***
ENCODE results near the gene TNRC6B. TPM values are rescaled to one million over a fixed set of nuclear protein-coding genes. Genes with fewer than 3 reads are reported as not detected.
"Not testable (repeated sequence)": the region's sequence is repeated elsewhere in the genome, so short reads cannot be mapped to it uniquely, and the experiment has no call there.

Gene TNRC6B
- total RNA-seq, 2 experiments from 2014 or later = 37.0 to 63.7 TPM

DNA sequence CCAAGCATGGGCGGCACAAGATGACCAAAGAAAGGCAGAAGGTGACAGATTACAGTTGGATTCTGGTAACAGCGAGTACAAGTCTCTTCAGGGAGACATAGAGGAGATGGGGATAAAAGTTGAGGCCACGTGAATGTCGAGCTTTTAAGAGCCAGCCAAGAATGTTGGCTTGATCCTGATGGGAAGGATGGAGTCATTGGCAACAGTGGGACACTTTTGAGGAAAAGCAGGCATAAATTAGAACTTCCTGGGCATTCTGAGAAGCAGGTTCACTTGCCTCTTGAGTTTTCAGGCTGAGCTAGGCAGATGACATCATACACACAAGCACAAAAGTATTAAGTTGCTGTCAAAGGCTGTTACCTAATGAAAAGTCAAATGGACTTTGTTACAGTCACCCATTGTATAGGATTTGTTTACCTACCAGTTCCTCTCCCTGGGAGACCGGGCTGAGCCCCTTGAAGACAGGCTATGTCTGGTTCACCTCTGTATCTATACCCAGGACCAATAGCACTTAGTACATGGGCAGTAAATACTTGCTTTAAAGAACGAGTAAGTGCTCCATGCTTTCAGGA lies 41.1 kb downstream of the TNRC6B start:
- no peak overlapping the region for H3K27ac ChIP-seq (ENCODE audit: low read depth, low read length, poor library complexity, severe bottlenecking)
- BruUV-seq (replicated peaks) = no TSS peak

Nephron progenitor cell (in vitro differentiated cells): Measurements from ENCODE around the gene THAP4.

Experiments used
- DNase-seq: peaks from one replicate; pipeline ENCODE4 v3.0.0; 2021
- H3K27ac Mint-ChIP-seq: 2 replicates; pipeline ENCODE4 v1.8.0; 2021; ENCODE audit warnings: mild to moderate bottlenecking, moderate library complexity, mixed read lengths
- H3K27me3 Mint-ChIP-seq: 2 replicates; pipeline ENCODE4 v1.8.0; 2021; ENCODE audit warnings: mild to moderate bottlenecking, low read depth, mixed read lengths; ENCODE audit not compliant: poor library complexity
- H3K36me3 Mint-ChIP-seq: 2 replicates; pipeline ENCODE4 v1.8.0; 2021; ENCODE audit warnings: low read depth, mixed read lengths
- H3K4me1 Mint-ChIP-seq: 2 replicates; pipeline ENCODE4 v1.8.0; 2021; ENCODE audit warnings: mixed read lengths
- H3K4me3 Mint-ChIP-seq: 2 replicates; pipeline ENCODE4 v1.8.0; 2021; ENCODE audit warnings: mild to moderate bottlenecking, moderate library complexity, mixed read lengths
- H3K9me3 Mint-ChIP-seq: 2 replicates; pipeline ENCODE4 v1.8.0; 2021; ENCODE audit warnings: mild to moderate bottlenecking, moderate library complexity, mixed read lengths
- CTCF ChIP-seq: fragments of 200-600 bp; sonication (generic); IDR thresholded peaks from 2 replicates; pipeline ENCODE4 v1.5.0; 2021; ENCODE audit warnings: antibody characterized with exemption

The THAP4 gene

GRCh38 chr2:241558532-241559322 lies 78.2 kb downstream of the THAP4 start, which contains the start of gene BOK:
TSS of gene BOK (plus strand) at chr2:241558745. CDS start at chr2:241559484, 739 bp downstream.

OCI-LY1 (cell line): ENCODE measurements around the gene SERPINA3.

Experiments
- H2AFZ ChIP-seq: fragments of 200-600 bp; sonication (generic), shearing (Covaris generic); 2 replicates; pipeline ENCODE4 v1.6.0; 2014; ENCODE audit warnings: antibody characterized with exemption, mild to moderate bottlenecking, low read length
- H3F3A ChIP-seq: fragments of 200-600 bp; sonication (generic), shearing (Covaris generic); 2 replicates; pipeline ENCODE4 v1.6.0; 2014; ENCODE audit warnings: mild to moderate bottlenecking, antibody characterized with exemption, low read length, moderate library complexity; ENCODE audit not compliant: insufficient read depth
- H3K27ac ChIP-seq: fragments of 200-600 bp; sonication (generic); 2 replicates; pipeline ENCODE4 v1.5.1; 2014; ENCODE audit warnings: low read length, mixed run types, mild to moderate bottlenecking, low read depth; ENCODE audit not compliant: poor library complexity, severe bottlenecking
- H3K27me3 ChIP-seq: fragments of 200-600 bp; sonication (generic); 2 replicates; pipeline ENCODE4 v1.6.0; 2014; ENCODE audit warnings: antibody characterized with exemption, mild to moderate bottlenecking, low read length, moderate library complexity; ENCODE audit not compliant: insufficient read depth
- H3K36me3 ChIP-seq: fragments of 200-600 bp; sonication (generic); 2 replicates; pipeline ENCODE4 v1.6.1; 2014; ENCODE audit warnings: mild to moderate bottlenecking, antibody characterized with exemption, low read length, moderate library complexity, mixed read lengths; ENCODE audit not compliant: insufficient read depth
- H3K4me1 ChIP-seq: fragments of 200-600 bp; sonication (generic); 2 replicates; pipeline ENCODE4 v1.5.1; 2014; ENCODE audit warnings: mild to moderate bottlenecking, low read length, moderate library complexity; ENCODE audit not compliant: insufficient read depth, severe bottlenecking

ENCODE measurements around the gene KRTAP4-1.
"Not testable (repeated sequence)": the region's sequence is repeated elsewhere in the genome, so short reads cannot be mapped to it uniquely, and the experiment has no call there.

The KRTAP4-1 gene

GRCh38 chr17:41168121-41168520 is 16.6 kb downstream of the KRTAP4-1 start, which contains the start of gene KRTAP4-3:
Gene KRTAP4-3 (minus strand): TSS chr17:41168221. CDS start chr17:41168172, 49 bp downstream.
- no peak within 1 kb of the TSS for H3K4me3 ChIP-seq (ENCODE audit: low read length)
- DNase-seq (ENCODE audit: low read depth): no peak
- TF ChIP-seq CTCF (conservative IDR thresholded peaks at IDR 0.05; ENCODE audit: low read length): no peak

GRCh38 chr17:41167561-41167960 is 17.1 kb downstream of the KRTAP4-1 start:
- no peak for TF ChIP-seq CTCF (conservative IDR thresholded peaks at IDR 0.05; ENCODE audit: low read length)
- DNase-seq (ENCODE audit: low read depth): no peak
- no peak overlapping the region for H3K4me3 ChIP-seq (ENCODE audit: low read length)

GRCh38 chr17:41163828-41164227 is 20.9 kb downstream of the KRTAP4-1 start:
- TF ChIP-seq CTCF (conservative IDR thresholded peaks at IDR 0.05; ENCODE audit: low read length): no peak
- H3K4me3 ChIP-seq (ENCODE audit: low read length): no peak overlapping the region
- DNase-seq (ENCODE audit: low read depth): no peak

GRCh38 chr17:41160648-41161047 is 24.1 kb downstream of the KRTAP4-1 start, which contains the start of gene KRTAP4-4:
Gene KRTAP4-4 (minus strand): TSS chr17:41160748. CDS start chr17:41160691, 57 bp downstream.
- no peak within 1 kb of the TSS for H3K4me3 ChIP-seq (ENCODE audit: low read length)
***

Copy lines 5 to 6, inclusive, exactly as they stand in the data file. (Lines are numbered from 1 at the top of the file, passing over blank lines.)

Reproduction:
DNA sequence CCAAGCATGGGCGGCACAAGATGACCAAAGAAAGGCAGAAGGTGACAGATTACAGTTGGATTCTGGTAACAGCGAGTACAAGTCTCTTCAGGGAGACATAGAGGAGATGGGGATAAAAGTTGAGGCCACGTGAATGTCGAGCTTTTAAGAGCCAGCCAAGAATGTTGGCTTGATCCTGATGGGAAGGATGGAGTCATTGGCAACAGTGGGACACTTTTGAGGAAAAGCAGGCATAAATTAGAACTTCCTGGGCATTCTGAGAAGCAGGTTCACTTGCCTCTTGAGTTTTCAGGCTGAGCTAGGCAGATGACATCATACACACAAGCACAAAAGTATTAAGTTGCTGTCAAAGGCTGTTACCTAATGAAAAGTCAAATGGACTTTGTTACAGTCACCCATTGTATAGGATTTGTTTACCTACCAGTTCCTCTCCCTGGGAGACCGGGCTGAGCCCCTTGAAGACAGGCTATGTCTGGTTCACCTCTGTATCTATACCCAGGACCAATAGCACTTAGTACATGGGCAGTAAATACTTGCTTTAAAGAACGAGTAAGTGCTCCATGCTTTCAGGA lies 41.1 kb downstream of the TNRC6B start:
- no peak overlapping the region for H3K27ac ChIP-seq (ENCODE audit: low read depth, low read length, poor library complexity, severe bottlenecking)